The advantage of the anaglyph method is that since it’s so low-tech, it works with practically any medium, from theatrical movies to comics and television.

The big problem with anaglyph glasses of course is that you can’t see images in full colour — everything will have a reddish or bluish hue to it.

And anaglyph glasses give you a royal headache long after you’ve taken them off, thanks to having to force your eyes to see only primary colours.

Polarised light

The next method, and still used today in all modern 3D cinemas, is the polarised light method.

An interesting effect of a filter known as a polariser is that it actually cuts out a specific wavelength of light from a specific direction.

Polarising filters have been used in photography for decades because of its ability to cut out light from a specific angle and wavelength — most notably making blue skies slightly darker and even cutting out reflections on water.

The easiest way to explain how a polarising filter works is that it’s similar to Venetian blinds — with Venetian blinds, it’s possible to adjust the blinds to block all light coming into your room except from a specific direction.

Similarly, a polarising filter has a special coating which causes an interference pattern that allows light coming only from a specific direction and wavelength to enter.

Polarisers work especially well with reflected light, such as light reflected off a window (but not a mirror) or even light reflected off a movie screen, effectively cutting out practically all such light.

Like Venetian blinds, polarising filters actually have a specific angle in which it works best — rotating a polarising filter, you can actually see this effect with reflections on different surfaces.

This is where movie projection technology comes in — before digital cinema projection, the way to deliver 3D movies was to have two projectors running simultaneously, with a linear polarising filter fitted over each projector, but with each rotated at a 45° angle away from the other.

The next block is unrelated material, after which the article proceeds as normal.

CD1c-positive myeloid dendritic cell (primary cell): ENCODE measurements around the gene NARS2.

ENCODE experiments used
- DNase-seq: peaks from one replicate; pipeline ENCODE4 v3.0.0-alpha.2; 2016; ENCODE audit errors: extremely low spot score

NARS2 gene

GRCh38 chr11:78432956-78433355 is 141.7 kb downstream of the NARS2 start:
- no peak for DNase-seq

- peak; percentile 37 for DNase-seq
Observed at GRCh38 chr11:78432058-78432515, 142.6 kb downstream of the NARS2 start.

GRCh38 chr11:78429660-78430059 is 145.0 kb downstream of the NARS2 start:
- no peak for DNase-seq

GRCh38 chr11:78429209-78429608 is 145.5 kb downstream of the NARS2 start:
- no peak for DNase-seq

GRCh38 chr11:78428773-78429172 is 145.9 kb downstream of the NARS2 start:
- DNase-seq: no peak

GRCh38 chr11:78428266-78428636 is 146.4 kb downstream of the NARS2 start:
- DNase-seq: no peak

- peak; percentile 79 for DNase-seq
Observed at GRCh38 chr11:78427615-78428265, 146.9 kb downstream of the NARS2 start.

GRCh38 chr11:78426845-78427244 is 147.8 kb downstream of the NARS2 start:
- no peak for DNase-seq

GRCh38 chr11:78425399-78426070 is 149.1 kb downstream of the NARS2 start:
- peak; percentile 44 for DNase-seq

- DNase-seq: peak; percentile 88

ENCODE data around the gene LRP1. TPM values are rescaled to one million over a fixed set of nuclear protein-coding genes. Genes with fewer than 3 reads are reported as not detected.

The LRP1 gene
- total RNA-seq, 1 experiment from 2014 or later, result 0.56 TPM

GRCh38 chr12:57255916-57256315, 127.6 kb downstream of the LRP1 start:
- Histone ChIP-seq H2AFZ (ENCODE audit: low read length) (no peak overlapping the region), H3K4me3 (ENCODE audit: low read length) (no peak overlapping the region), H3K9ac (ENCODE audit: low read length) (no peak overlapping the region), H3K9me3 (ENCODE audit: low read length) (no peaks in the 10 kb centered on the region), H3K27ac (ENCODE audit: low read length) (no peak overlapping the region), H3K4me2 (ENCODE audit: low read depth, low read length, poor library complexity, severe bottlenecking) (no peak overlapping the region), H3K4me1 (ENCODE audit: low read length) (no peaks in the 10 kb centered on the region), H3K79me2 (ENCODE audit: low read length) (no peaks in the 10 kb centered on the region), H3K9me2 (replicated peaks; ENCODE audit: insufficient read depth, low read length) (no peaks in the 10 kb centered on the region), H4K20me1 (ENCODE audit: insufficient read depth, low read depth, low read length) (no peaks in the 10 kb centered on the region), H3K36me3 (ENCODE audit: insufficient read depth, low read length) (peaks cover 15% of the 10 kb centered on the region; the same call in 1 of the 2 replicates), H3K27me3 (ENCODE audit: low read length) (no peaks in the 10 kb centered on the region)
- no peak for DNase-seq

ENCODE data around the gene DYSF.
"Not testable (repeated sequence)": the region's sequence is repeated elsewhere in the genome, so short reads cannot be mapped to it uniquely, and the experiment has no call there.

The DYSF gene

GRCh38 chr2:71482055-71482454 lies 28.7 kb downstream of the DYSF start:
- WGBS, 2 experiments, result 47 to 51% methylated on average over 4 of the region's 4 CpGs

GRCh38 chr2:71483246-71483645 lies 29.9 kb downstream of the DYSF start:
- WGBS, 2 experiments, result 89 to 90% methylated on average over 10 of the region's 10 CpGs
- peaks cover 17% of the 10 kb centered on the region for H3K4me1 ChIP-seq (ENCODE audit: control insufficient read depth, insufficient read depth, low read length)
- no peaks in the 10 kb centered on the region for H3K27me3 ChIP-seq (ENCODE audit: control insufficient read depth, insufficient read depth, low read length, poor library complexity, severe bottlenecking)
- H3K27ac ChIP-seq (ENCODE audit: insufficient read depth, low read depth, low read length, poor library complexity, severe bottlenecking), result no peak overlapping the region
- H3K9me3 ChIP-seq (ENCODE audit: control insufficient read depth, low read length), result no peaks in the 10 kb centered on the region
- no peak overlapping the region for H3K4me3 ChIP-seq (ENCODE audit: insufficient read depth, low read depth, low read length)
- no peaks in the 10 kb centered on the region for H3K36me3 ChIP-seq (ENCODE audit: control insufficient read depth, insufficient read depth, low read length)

When a viewer wears a pair of polarising glasses, the lenses on these glasses are similarly rotated 45° away from the other — thus blocking out any reflected, polarised image but the one intended for that eye.

The one problem with using linear polarisers is that tilting your head does affect your experience, since doing so could mean diminishing the effectiveness of the polariser, and allowing one eye to see a ghost of the image meant for the other eye.

The technology has improved somewhat in modern digital cinemas, as the 3D glasses now use a more advanced circular polarising filter which is more forgiving of how you tilt your head.

It’s also cheaper to run 3D movies in a digital cinema simply because only one projector is needed and an automated system is placed in front of the projector, which quickly alternates between left and right eye polarising filters synchronised with the alternating left and right images being projected in quick succession.

Although the images come from a single projector displaying alternating left, then right images, the high framerate (usually 24-frames per second for each eye, totalling 48-frames per second) means that it’s so fast our brain thinks it’s seeing the alternating left eye/right eye images at the same time.

Generally, polarised light technology works very well in theatres, but unfortunately it can’t easily work on televisions because they use transmitted light instead of reflected light.

Related Stories: Bringing 3D to your TV